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Row House Basement Maximizes the Efficiency of Its Small Footprint

Donald Lococo Architects, Cornerstone Renovation Management


  • Donald Lococo
  • Michael Myers

Project Status


Room or Space

Specialty Room

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Project Description


• Expose original brickface to highlight the home's history
• Clarify distinct spaces within a small footprint without making the space feel too confined
Create storage and utility spaces yet disguise them as paneling
Create unity throughout these portions with repetitive design concepts


This 119-year-old row house in a historical district of Washington, D.C., was afflicted by a problem common to older homes: It didn’t accommodate a modern lifestyle. With a compact footprint of 959 square feet and a ceiling height of just 6 feet, the space was cramped, and the homeowners were in dire need of space and storage. When the contractor, Michael Myers of Cornerstone Renovation Management, in Vienna, Va., started the job and began to remove some of the interior walls, he was faced with another issue common in renovating old houses: Demolition revealed that the conditions the contractor thought he was dealing with were something else entirely.

When the team removed the interior walls, they quickly realized that architect Donald Lococo’s initial design would need to be overhauled. Once the walls were stripped bare, it was clear that they weren't plumb. (The upside: A “beautiful patina of stone” was revealed, which could potentially be accentuated in parts of the design to help indicate the home’s history.)  The initial design had called for revealing the original walls; in the revised design, teh team strategically decided which sections of wall would be concealed and which would be revealed because some parts were too damaged to work with.

The first step was to lower the floor level by a foot, providing more flexibility in the design and opportunities to be creative with the extremely confined space, which was to house a living room, kitchen, remodeled bathroom, exercise room, and storage areas.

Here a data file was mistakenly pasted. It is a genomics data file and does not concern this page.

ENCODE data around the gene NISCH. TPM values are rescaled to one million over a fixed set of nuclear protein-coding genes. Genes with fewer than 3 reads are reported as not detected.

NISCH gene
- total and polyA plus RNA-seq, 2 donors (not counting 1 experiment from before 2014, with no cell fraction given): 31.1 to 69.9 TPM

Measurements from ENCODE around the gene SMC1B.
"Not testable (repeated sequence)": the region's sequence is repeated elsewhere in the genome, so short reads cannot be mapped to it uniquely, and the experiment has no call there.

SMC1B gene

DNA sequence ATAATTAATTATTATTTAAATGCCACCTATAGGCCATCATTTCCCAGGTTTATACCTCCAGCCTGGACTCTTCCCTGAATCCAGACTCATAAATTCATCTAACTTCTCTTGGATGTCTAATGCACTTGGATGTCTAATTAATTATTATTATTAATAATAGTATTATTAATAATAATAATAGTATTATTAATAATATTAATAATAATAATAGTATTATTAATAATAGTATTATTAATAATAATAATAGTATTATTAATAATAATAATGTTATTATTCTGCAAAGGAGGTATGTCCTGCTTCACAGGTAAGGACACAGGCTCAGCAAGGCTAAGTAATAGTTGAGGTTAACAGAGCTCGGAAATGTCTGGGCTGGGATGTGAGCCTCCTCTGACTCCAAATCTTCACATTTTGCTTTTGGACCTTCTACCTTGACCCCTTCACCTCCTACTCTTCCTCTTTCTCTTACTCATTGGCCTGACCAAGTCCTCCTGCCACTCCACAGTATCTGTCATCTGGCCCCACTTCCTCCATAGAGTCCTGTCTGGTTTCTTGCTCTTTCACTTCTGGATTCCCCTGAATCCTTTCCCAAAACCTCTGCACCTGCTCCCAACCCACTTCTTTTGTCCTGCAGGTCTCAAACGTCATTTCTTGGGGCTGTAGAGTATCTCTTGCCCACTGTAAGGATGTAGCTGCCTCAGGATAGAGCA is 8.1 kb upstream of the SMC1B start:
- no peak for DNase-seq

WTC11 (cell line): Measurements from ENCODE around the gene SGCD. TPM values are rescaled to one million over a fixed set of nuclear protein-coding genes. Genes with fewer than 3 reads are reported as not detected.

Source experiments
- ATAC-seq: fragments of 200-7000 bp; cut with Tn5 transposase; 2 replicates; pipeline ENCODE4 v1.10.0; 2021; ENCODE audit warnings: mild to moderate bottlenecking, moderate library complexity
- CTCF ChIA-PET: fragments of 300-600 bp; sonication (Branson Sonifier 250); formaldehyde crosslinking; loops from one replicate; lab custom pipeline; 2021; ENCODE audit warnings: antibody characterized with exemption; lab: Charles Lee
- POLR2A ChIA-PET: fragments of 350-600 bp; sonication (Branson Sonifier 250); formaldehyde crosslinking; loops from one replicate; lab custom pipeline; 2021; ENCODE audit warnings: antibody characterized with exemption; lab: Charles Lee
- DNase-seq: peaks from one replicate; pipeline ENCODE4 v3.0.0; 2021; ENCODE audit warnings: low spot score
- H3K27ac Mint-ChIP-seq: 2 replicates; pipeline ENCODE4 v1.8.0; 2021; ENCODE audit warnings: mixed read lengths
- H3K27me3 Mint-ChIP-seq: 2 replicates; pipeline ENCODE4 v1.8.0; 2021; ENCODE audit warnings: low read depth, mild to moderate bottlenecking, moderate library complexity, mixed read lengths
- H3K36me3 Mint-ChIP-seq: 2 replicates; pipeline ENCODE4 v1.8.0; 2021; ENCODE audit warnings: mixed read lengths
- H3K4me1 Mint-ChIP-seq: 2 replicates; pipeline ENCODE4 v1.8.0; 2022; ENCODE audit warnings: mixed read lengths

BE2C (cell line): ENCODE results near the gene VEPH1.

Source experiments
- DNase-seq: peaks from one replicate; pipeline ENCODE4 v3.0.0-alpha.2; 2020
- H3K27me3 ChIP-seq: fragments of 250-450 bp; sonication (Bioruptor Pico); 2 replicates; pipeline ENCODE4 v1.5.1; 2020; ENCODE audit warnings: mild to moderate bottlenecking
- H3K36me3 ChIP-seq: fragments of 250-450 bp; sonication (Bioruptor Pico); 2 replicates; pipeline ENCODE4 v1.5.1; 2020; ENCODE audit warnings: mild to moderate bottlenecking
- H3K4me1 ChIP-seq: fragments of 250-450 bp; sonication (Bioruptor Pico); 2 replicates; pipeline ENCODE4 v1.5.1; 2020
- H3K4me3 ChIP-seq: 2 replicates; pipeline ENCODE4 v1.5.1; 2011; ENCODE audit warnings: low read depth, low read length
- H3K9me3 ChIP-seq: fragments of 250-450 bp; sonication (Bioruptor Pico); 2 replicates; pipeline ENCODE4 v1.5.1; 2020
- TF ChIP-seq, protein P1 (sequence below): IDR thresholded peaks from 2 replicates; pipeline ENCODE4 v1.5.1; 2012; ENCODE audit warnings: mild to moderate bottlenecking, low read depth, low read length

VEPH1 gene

Storage was a key requirement of the design. To create accessible yet thoughtfully designed storage for bikes and other items, Lococo devised a deceptively simple-looking panel system that seamlessly fits together to also create a hallway.

Light-colored walls make the most of the available natural light, and the muted color palette acts as a neutral backdrop for original and colorful furnishings. Lococo says that he didn't want the architecture to be the focal point. He wanted the spaces to look like the architect, interior designer, and contractor were a unified source in creating a seamless, eloquent design.

Judges’ Comments

The judges recognized that the décor and overall aesthetic compliment all the components of the project rather than spotlighting one particular area. They especially enjoyed how the grain and warmth of the wood floors plays off of the simplicity of the white walls. 

Explore this project further in this video walk-through.

Products Used

Bathroom plumbing fittings: Lacava
Bathroom plumbing fixtures: Lacava
Dishwasher: Miele
Kitchen plumbing fittings: Franke
Range: Electrolux
Refrigerator: Electrolux
Windows: Kolbe & Kolbe

Click to see the 17 other winners in the 2014 Remodeling Design Awards.

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